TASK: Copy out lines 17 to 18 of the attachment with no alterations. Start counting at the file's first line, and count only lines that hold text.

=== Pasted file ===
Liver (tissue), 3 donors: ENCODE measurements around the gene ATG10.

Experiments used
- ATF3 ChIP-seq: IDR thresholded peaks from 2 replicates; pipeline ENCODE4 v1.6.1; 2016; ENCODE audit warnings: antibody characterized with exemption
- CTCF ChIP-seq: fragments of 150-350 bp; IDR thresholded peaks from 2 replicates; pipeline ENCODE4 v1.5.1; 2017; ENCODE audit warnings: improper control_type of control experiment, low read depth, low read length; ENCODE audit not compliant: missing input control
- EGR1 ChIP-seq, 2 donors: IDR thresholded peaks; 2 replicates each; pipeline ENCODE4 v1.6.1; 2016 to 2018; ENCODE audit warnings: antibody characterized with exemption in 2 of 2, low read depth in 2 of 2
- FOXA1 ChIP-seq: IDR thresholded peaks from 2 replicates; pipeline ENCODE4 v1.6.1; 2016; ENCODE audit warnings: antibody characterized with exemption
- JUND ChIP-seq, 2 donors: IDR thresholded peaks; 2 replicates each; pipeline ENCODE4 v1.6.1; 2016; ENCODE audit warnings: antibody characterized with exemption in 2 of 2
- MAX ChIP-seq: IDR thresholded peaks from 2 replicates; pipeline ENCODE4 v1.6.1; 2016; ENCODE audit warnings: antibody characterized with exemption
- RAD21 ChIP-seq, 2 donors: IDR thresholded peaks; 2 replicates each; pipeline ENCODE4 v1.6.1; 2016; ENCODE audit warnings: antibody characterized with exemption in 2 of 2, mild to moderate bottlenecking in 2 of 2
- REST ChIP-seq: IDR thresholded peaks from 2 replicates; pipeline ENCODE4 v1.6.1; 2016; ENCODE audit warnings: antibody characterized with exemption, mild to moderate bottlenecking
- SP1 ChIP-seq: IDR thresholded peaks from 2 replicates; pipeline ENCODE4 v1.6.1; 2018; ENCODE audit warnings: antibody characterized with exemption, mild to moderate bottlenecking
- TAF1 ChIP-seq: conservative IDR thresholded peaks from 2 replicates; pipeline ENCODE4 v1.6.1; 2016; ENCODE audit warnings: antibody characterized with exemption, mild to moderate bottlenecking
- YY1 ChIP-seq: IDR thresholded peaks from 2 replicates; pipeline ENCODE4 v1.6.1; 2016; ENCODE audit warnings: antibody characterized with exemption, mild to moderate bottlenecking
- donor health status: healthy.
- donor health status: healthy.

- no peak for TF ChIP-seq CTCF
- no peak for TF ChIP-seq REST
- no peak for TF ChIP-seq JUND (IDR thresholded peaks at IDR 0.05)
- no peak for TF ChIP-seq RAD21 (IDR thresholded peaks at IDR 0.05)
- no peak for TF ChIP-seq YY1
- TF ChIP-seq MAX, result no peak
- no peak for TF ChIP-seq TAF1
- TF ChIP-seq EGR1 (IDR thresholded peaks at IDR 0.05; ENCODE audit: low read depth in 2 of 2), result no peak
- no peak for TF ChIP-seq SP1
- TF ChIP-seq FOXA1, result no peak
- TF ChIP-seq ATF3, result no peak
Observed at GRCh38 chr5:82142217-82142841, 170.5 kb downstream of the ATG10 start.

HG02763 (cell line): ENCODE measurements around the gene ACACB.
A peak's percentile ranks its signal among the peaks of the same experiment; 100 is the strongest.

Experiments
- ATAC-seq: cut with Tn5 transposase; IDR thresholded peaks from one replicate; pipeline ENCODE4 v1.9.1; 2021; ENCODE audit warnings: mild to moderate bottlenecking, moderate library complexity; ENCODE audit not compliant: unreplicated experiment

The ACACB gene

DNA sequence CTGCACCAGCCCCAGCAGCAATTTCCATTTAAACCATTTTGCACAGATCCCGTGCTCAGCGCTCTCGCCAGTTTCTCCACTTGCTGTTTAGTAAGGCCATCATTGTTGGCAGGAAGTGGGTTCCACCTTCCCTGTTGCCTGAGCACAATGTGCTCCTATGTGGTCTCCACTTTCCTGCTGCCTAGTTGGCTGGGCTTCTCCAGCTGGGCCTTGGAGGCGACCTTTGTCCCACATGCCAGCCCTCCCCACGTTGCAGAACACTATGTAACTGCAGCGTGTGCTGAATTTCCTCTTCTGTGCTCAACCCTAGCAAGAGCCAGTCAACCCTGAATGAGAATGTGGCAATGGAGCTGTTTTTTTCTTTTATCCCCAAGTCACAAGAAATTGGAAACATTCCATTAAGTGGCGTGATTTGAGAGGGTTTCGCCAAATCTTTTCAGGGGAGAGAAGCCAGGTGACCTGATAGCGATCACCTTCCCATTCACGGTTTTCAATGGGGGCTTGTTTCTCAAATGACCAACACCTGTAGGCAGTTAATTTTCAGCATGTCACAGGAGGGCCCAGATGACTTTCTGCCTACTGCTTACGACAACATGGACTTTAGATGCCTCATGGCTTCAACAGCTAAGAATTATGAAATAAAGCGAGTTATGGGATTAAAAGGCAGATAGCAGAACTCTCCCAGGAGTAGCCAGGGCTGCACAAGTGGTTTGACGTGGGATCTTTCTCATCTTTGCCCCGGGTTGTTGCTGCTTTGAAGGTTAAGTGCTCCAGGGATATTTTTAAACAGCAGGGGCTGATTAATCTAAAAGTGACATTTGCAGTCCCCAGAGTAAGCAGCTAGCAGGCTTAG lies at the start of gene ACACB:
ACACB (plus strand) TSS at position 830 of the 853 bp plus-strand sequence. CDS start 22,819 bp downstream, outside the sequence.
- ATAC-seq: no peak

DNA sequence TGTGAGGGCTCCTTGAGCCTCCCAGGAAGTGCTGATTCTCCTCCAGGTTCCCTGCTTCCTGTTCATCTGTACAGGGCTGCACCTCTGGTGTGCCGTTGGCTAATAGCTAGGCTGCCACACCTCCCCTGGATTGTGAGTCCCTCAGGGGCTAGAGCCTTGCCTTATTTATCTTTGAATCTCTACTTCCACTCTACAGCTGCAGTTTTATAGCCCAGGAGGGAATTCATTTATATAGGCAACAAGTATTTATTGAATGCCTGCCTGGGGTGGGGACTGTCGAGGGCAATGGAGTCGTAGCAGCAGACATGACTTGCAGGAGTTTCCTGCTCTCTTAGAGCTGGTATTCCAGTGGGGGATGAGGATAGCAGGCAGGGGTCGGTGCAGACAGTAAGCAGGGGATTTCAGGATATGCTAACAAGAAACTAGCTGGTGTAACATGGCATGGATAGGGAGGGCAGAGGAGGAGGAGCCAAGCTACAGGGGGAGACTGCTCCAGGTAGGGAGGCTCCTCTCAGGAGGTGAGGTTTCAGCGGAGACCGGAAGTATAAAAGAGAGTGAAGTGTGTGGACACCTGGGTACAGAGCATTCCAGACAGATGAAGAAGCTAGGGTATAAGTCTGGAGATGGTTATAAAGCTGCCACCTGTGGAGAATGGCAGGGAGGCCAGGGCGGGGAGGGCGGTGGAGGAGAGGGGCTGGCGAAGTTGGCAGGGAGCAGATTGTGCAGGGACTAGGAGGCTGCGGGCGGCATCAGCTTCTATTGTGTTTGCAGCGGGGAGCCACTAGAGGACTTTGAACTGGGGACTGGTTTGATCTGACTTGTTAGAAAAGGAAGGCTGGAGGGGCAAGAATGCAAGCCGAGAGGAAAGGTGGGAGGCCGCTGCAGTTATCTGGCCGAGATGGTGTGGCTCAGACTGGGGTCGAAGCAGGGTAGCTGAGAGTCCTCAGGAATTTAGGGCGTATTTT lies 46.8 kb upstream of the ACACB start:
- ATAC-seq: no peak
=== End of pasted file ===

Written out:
- no peak for TF ChIP-seq REST
- no peak for TF ChIP-seq JUND (IDR thresholded peaks at IDR 0.05)